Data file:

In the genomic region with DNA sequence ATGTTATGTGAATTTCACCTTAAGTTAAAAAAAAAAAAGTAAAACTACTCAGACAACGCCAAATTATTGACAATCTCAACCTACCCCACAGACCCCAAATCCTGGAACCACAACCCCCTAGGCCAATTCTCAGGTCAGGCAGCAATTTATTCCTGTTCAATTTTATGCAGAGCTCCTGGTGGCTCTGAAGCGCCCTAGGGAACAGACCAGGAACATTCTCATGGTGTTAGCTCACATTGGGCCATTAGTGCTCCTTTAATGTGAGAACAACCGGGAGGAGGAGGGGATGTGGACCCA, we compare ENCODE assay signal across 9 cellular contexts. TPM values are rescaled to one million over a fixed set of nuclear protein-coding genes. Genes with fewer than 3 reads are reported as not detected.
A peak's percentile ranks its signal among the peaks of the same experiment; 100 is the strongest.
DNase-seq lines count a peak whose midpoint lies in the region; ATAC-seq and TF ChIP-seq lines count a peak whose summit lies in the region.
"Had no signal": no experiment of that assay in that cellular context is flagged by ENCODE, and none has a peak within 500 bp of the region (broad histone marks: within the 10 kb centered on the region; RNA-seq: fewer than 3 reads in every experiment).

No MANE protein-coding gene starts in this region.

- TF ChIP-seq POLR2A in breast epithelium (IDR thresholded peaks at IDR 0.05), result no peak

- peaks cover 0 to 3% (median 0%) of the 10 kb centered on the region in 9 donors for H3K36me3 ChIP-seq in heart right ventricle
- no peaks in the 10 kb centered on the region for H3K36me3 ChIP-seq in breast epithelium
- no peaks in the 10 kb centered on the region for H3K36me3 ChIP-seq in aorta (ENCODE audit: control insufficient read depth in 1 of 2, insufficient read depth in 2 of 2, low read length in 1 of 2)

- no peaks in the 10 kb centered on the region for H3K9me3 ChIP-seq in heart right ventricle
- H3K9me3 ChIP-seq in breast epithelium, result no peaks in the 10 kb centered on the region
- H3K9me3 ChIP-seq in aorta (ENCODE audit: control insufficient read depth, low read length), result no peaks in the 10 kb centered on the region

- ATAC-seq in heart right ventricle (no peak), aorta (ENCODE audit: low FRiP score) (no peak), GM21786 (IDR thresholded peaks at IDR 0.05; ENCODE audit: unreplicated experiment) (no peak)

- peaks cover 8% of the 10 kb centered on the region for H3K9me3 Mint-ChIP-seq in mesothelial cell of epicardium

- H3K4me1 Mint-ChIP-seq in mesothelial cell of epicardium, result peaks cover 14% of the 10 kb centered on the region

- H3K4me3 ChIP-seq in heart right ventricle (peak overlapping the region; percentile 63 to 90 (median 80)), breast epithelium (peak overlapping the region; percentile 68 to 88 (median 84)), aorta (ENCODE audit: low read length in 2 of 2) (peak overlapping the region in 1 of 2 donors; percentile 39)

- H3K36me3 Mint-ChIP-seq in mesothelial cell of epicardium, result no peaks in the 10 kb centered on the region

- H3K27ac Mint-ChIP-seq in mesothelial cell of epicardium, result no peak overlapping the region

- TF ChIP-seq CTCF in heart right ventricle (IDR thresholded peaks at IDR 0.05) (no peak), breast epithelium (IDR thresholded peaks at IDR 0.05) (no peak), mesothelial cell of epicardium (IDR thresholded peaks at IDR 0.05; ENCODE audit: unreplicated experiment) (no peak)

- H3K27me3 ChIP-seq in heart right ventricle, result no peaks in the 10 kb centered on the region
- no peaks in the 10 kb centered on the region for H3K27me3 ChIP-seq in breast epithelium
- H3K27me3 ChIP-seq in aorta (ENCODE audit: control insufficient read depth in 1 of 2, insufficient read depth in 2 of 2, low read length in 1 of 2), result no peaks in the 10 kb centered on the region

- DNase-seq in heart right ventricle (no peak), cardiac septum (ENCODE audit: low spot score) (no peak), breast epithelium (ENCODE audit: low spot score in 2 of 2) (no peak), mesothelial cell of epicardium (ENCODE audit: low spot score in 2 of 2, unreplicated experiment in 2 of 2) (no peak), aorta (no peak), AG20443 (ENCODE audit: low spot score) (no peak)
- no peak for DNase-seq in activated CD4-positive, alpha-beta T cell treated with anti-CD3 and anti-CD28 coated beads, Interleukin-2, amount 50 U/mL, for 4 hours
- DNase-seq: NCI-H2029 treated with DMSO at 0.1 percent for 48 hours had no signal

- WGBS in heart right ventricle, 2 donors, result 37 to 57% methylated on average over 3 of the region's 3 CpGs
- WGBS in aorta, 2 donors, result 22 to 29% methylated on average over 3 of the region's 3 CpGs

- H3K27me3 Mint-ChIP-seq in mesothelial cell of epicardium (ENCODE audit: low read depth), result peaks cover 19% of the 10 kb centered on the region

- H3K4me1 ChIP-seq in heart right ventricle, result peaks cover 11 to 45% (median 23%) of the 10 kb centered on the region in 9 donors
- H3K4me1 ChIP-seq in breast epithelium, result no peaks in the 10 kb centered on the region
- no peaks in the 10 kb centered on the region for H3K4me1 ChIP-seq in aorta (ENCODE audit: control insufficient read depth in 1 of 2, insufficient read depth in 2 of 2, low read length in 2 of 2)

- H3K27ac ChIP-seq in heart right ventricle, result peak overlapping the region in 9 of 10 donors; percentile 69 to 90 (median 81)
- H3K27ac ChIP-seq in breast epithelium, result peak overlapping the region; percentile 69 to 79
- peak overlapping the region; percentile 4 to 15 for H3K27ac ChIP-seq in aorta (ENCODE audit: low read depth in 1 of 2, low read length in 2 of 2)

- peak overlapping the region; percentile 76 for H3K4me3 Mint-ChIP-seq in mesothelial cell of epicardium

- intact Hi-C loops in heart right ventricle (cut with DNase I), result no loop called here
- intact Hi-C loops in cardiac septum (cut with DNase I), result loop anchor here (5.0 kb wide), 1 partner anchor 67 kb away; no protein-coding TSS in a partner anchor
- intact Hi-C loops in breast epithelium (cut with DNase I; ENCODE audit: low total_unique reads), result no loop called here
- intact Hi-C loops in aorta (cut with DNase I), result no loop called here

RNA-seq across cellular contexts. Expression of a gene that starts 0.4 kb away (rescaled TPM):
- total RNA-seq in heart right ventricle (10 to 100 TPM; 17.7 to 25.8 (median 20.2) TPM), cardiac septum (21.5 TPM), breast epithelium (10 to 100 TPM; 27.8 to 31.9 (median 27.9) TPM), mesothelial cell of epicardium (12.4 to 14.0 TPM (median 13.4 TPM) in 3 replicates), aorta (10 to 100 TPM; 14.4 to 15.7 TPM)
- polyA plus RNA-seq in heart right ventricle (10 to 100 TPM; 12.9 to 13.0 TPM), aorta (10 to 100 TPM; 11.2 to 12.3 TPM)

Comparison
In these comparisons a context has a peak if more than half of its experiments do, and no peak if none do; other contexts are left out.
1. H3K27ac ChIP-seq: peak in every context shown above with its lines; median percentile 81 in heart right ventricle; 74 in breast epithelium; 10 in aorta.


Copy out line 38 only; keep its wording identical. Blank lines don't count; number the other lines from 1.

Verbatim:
- intact Hi-C loops in breast epithelium (cut with DNase I; ENCODE audit: low total_unique reads), result no loop called here